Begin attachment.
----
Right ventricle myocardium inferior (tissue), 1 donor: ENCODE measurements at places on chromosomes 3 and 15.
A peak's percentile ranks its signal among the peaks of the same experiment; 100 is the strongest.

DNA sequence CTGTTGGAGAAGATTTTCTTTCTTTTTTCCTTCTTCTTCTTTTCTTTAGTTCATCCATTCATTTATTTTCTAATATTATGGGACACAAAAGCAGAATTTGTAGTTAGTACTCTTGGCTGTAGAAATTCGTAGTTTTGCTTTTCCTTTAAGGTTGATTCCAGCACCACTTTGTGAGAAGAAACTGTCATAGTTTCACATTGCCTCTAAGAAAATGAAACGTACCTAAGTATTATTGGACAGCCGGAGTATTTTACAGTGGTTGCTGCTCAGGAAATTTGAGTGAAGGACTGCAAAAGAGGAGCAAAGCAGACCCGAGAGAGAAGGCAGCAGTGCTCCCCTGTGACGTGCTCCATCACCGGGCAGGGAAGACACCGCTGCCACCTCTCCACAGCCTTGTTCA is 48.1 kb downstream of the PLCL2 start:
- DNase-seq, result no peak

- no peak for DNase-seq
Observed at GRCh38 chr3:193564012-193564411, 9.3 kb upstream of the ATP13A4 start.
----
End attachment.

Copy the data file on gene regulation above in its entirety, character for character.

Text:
Right ventricle myocardium inferior (tissue), 1 donor: ENCODE measurements at places on chromosomes 3 and 15.
A peak's percentile ranks its signal among the peaks of the same experiment; 100 is the strongest.

DNA sequence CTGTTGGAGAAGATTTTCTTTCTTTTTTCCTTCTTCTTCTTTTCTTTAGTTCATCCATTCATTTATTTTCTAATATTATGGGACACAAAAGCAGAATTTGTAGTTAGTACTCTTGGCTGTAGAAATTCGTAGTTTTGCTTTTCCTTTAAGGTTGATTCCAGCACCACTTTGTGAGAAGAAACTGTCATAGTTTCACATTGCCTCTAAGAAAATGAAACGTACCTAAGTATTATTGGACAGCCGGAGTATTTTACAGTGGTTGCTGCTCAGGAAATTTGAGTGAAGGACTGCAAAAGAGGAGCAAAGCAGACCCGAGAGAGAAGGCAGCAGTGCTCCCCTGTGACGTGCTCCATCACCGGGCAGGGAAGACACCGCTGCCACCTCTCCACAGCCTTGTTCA is 48.1 kb downstream of the PLCL2 start:
- DNase-seq, result no peak

- no peak for DNase-seq
Observed at GRCh38 chr3:193564012-193564411, 9.3 kb upstream of the ATP13A4 start.